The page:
There’s a pretty defined career progression in the sport of baseball. You make your late teens through the lower minors or college ranks, spend a couple of years of your early twenties in double and triple A, and by age 23 or 24 you’re in the Show. You spend a couple of years getting acclimated to pitchers who have multiple plus pitches with pinpoint control and upper 90s velocity. Then you reach the mid to late twenties where you hit your peak, and how you age defines how you’re remembered.
But recently there’s been an influx of players who are just too freaking talented to match this trajectory. Guys like Bryce Harper and Mike Trout started paving the way; now we’ve got teenagers and guys in their early 20’s in the majors, and having great success in it as well.
Corey Seager is just another one in the rush, making his debut after just turning 21 years old, and mashing up anyone who dared pitch to him with a 176 wRC+ over his brief 113 plate appearances. Of course that’s not a very likely number to sustain for such a young player, but 2016 saw more success from the kid, hitting for a 137 wRC+ with 26 bombs and a .204 isolated slugging, with plus contact too hitting .308 on the year.
And while we are used to career arcs with traditional improvement at Seager’s age, his level of success leaves us wondering if he has anywhere to improve. Of course, numerically there are still ways to jump up, but given who he is and his play style, where does the projection go?
First, let’s look into his contact and if he’s a .300 hitter long-term. He hit .355 on balls in play, even though his speed isn’t anything special, and he hit just 29.3% fly balls with a 46.3% ground ball rate. If he continues to hit so many grounders there is a good chance his contact stays high, especially with good hard contact rates (career 40.7% compared with league’s 31.4%). Those sharp grounders have a better chance of going for hits than dribblers, even more so with a lack of elite speed. He also has shown a strong ability to spread the ball out, going opposite 28.6% in 2016, improved on the league average of 25.6%. Take a look below at his spray chart and how well he hits to all fields:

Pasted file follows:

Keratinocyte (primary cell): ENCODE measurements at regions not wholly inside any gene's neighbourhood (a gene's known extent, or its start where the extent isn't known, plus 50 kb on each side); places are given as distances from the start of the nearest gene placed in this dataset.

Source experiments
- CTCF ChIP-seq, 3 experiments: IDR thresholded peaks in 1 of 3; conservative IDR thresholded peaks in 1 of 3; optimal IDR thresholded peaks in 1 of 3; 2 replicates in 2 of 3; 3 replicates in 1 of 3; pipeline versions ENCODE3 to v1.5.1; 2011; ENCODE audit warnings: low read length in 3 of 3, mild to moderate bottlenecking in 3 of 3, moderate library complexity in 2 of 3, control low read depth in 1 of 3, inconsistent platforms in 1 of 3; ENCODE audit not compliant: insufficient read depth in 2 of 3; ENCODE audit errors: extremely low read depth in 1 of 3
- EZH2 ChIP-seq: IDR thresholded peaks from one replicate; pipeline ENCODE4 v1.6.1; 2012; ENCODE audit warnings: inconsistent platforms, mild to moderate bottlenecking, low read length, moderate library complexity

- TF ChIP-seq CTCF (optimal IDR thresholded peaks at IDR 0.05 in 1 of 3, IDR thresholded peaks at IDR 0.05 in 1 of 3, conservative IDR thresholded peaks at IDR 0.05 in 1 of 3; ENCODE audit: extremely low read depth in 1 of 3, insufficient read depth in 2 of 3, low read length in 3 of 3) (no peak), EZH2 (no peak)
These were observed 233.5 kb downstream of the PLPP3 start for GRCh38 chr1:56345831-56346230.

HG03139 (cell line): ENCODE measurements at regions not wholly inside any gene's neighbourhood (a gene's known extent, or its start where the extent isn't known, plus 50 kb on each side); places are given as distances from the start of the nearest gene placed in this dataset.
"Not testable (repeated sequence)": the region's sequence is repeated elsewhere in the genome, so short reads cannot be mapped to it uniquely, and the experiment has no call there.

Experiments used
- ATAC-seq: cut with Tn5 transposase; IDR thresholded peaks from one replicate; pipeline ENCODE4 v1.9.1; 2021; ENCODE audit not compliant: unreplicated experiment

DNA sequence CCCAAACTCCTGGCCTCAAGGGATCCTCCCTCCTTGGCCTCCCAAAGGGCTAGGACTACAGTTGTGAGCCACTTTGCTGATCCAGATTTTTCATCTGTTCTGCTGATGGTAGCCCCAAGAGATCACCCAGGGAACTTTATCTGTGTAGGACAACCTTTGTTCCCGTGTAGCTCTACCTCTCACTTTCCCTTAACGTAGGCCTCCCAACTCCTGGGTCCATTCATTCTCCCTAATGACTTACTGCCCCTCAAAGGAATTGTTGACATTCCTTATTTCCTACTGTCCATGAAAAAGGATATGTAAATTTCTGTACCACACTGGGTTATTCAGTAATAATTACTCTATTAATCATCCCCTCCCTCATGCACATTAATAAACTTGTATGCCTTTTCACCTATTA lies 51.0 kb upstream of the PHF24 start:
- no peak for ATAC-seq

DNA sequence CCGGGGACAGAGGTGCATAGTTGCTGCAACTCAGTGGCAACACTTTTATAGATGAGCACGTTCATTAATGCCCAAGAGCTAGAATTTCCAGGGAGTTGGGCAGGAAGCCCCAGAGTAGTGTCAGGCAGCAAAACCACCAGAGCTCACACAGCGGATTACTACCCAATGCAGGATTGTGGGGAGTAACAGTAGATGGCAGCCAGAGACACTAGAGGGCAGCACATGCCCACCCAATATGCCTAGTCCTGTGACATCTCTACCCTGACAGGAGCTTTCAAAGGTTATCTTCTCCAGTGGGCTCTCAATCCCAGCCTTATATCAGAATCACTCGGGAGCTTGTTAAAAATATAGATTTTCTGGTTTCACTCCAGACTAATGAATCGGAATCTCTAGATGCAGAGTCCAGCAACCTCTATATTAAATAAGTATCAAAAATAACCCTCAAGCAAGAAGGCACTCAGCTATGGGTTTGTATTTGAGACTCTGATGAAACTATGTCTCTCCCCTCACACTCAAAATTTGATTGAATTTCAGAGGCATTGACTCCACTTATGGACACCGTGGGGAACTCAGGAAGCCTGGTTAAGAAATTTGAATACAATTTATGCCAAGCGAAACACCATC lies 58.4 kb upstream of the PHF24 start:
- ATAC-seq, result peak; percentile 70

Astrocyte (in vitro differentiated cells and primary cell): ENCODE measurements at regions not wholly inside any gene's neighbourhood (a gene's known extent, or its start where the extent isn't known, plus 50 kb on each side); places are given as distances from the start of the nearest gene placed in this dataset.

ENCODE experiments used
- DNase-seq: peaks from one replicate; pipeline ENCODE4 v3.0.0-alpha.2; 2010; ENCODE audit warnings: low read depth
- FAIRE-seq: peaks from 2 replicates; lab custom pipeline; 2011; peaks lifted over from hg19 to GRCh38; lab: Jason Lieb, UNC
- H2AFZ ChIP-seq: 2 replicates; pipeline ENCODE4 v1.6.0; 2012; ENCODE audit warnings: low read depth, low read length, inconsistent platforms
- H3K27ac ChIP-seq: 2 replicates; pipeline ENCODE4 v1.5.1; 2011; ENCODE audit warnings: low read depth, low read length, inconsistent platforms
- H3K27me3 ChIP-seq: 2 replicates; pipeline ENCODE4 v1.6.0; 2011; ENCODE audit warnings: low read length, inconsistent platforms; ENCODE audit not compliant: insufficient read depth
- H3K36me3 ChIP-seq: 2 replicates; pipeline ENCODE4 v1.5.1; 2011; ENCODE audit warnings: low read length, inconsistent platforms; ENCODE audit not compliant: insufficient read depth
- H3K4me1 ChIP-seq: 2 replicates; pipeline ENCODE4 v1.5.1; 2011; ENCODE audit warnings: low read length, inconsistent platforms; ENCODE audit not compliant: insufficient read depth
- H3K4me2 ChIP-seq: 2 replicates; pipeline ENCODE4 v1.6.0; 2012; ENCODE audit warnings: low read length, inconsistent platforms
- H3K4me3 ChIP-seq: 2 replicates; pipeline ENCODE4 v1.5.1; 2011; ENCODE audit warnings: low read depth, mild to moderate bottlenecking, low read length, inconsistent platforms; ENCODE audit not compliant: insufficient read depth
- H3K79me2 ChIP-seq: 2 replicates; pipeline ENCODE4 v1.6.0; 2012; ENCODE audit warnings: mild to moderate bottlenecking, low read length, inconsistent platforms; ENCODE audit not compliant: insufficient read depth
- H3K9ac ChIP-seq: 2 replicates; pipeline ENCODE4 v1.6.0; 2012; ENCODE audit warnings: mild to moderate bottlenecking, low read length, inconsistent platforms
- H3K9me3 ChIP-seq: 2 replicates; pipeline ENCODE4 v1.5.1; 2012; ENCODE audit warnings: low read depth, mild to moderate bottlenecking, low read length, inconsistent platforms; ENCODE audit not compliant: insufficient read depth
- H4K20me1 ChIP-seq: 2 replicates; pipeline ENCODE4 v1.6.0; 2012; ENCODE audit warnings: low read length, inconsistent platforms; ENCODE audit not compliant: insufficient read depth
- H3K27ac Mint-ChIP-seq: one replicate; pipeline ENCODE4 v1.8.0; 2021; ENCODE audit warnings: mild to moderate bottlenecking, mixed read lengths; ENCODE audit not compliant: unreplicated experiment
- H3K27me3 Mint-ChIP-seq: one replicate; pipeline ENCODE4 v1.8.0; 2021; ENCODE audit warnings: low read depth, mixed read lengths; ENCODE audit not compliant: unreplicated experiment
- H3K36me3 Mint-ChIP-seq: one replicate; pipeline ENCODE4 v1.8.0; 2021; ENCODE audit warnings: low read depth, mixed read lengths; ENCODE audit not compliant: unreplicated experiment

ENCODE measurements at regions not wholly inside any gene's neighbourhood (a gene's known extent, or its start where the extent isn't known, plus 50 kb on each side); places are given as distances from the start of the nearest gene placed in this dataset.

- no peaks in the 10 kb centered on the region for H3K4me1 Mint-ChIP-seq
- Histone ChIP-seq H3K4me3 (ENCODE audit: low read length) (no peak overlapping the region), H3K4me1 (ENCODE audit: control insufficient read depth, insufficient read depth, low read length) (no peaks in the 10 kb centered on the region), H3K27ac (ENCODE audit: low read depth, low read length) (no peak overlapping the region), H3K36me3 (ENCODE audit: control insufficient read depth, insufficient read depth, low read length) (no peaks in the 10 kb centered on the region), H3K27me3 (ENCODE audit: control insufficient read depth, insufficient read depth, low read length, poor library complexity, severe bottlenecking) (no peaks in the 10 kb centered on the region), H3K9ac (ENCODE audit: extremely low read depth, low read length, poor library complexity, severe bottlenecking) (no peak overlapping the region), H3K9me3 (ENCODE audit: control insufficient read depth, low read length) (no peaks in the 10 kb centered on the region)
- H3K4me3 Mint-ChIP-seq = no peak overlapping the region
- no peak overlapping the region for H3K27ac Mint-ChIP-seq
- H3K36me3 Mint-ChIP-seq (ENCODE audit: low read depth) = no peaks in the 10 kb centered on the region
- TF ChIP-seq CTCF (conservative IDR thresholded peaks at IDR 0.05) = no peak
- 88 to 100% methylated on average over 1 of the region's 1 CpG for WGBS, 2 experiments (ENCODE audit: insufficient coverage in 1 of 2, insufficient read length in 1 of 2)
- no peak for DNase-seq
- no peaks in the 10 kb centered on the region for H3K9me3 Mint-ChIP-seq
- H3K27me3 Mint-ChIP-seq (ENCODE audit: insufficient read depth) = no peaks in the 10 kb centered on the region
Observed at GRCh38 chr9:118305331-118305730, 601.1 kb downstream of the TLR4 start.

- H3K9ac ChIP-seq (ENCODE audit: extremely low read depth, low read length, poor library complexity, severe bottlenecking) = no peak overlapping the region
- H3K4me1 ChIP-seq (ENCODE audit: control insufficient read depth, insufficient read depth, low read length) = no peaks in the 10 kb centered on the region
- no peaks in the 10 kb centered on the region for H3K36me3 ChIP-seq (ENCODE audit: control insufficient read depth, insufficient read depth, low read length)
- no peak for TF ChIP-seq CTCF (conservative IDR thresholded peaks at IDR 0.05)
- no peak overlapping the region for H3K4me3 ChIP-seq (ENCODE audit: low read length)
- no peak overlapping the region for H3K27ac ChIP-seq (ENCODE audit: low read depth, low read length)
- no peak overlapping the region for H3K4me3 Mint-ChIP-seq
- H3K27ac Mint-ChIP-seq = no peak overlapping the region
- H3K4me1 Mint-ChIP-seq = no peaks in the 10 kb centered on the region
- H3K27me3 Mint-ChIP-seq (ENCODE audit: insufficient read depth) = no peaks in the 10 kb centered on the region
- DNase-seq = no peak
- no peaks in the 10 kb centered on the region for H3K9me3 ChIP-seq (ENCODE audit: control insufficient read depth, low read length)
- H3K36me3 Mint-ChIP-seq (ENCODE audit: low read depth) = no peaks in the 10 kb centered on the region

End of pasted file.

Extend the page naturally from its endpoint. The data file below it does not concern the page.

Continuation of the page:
His BABIP looks a little lucky on the surface, but there’s no reason for him to decrease his contact by much given the peripheral numbers. He looks like a lock for .28o+ per season, with the ability to reach .320 on a good year.
While the ground balls help keep his contact up, something concerning is how those are going to affect his power output. While you can get some contact doubles on grounders down the line, keeping his ISO over .200 is going to be tough with that many balls on the ground. He’s one of only four players in the league with enough plate appearances to qualify for the batting title to hit for an ISO over .200 with a grounder rate at 46% or above, joining Yasmany Tomas, Ryan Braun and Jackie Bradley Jr. One of those has had sustained success in the league, but the other two are too young to make proper projections about them as cohorts for Seager. There are so few players with that combination of power and grounders which is concerning, and confirms suspicions about it.
And although we mention concerns in the paragraph above, there still is some upside in regards to power. If he lowers the grounders (and the liners regress back to about 20%), as well as raising his fly balls, there’s a chance for him to become a real serious power hitter. As is, we should project for his 2017 power to be described best as above average to plus, which is somewhat of a step back from last year. But if he sacrifices some of his contact, he becomes a 30+ homer hitter pretty easily, and much more productive overall as a result. While it’s not the most likely scenario given his career trends, it’s something to look for early in the year. Batter ball profiles tend to stabilize pretty early, so if a month or two into the season he’s hitting more fly balls, it’s a good move to try and acquire him if possible.
Long term, Corey Seager is one of the best young stars in the league. His mix of power and contact is exceptionally valuable, especially from the offense dry position of shortstop. Seager still has some room to grow with his power, and his current peripherals limit that to what we saw in 2016, and probably lower. But if we start seeing a shift in his fly ball rates then the plus power is likely to follow. Buy Seager for his contact, but don’t believe in any power jump just yet. He’s one of the better players in the league, but his current perceived value is higher than his actual value.
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